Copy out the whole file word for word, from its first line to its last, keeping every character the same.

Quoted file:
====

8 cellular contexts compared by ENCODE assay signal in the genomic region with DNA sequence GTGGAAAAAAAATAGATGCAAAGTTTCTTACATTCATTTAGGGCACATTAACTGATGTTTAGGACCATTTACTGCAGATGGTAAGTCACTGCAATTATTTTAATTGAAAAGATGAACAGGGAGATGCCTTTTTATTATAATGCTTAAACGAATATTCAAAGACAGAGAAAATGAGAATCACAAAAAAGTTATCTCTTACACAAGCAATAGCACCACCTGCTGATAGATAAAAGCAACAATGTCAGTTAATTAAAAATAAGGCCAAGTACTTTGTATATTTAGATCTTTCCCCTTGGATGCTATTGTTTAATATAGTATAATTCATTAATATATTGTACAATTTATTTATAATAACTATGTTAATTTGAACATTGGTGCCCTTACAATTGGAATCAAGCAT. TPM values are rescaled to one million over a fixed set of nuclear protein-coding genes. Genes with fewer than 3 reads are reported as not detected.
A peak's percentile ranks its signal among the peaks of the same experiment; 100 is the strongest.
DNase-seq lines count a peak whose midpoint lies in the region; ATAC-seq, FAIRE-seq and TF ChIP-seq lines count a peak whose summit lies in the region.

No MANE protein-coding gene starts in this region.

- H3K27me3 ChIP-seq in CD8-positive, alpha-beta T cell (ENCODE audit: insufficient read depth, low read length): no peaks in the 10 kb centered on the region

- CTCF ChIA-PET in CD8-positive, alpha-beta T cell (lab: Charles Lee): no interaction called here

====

8 cellular contexts compared by ENCODE assay signal in the genomic region with DNA sequence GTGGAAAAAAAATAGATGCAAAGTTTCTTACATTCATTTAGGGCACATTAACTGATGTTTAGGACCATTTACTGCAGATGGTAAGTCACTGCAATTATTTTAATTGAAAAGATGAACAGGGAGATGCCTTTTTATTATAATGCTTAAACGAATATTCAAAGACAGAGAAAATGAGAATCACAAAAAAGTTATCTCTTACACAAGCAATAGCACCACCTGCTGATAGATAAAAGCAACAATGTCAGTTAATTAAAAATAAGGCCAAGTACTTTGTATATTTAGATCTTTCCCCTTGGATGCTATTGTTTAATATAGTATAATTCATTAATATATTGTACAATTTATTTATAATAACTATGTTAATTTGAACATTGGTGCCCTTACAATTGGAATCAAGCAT. TPM values are rescaled to one million over a fixed set of nuclear protein-coding genes. Genes with fewer than 3 reads are reported as not detected.
A peak's percentile ranks its signal among the peaks of the same experiment; 100 is the strongest.
DNase-seq lines count a peak whose midpoint lies in the region; ATAC-seq, FAIRE-seq and TF ChIP-seq lines count a peak whose summit lies in the region.

No MANE protein-coding gene starts in this region.

- H3K27me3 ChIP-seq in CD8-positive, alpha-beta T cell (ENCODE audit: insufficient read depth, low read length): no peaks in the 10 kb centered on the region

- CTCF ChIA-PET in CD8-positive, alpha-beta T cell (lab: Charles Lee): no interaction called here